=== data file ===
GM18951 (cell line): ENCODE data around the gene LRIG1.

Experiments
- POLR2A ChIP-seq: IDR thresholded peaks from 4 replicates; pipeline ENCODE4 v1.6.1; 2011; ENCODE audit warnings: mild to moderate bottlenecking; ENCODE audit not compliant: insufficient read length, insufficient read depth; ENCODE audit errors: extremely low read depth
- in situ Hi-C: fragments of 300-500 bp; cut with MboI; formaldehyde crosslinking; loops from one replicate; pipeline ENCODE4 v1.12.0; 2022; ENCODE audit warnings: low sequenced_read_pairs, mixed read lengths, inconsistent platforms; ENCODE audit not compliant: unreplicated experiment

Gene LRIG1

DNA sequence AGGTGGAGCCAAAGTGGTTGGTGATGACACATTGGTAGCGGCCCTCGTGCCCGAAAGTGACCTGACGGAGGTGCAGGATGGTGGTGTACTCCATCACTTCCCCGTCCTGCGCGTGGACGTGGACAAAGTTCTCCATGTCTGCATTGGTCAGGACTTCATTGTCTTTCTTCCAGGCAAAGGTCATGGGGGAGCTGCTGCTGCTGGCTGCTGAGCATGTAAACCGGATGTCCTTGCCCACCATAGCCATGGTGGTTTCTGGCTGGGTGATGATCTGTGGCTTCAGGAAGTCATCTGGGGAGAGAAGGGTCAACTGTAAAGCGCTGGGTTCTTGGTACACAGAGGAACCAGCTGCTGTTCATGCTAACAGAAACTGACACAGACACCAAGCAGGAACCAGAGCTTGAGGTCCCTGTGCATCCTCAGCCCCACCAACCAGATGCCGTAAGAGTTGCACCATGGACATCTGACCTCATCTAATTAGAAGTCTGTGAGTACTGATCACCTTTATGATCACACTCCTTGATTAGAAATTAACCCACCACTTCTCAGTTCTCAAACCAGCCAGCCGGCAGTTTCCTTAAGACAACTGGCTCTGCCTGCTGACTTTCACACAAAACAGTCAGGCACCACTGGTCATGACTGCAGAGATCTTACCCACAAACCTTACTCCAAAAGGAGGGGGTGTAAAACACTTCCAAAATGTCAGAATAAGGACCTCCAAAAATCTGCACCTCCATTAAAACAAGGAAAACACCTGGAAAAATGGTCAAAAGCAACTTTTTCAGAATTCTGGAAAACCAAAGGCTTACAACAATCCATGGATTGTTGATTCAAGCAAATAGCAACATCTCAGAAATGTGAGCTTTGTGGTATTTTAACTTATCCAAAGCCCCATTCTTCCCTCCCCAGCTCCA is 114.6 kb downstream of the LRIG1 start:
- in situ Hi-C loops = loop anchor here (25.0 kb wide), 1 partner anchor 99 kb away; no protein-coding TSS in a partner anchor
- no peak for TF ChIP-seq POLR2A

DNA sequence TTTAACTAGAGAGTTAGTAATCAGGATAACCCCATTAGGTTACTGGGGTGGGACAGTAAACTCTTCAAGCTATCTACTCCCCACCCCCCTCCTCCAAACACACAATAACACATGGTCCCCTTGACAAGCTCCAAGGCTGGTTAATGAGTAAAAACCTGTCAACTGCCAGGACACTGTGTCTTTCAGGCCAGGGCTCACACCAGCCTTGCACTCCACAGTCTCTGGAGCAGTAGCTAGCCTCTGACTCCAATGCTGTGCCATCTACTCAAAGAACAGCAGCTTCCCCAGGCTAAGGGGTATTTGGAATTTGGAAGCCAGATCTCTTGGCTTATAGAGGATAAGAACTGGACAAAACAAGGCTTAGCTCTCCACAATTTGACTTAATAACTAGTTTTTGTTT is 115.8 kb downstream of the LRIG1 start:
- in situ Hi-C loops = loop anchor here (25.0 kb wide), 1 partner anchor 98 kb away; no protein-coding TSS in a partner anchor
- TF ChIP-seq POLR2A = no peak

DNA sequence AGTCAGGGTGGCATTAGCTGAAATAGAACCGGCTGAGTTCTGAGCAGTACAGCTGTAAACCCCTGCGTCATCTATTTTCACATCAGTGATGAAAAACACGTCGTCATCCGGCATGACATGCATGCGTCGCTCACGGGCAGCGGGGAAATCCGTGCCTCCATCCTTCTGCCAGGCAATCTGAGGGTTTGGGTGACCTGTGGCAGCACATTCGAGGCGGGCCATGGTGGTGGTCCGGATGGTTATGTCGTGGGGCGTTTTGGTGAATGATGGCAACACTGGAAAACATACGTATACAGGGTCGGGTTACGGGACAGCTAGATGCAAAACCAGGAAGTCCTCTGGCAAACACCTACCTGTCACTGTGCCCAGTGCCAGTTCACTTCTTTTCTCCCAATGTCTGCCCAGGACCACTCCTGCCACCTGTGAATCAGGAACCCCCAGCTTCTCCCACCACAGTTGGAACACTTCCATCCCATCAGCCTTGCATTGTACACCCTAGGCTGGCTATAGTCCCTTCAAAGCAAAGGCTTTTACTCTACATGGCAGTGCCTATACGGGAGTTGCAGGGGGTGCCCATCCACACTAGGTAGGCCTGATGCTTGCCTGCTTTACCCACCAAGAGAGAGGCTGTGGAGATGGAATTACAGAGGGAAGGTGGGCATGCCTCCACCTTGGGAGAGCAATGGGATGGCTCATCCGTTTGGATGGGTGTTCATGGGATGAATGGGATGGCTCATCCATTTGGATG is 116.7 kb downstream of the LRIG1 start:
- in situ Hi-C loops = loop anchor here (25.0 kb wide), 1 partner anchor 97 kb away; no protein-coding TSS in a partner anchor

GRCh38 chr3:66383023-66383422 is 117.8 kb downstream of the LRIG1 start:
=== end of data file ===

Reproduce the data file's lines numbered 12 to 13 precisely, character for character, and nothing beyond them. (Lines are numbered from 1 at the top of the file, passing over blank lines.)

DNA sequence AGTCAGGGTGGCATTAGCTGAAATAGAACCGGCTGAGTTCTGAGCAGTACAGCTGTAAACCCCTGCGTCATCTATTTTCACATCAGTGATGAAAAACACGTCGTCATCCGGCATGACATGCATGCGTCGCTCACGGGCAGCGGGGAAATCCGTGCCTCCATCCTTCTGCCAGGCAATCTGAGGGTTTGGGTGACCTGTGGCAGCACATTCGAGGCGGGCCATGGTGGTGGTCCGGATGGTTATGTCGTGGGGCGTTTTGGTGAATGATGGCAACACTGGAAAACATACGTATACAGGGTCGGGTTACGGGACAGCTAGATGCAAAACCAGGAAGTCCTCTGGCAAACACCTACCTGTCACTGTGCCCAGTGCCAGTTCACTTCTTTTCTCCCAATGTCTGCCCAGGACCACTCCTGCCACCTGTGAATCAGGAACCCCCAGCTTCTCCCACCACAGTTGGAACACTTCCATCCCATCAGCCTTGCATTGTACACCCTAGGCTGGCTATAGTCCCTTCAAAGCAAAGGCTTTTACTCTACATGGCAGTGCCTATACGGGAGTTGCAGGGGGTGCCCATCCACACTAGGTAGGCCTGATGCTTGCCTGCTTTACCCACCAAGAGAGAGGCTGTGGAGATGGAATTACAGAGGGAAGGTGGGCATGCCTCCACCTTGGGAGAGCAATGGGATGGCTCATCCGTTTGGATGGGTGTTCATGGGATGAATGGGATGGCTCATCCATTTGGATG is 116.7 kb downstream of the LRIG1 start:
- in situ Hi-C loops = loop anchor here (25.0 kb wide), 1 partner anchor 97 kb away; no protein-coding TSS in a partner anchor